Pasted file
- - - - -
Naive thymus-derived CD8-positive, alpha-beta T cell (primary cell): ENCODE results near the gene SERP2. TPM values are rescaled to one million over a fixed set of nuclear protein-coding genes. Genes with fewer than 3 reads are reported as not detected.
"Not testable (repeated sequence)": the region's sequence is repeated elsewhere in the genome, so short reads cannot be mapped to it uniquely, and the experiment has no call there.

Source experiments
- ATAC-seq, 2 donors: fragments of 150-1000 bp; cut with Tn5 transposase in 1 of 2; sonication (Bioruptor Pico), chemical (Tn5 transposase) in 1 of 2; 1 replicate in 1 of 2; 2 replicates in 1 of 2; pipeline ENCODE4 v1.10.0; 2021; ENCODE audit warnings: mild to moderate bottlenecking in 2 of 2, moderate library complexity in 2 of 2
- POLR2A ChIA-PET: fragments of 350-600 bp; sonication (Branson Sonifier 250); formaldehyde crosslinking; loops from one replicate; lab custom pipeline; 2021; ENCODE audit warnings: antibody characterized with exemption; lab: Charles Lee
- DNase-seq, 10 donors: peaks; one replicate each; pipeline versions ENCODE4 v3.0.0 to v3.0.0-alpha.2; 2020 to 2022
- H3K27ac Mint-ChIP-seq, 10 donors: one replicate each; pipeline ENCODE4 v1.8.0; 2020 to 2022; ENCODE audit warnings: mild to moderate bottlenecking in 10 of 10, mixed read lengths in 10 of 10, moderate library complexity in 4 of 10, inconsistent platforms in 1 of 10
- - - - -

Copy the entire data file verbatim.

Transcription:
Naive thymus-derived CD8-positive, alpha-beta T cell (primary cell): ENCODE results near the gene SERP2. TPM values are rescaled to one million over a fixed set of nuclear protein-coding genes. Genes with fewer than 3 reads are reported as not detected.
"Not testable (repeated sequence)": the region's sequence is repeated elsewhere in the genome, so short reads cannot be mapped to it uniquely, and the experiment has no call there.

Source experiments
- ATAC-seq, 2 donors: fragments of 150-1000 bp; cut with Tn5 transposase in 1 of 2; sonication (Bioruptor Pico), chemical (Tn5 transposase) in 1 of 2; 1 replicate in 1 of 2; 2 replicates in 1 of 2; pipeline ENCODE4 v1.10.0; 2021; ENCODE audit warnings: mild to moderate bottlenecking in 2 of 2, moderate library complexity in 2 of 2
- POLR2A ChIA-PET: fragments of 350-600 bp; sonication (Branson Sonifier 250); formaldehyde crosslinking; loops from one replicate; lab custom pipeline; 2021; ENCODE audit warnings: antibody characterized with exemption; lab: Charles Lee
- DNase-seq, 10 donors: peaks; one replicate each; pipeline versions ENCODE4 v3.0.0 to v3.0.0-alpha.2; 2020 to 2022
- H3K27ac Mint-ChIP-seq, 10 donors: one replicate each; pipeline ENCODE4 v1.8.0; 2020 to 2022; ENCODE audit warnings: mild to moderate bottlenecking in 10 of 10, mixed read lengths in 10 of 10, moderate library complexity in 4 of 10, inconsistent platforms in 1 of 10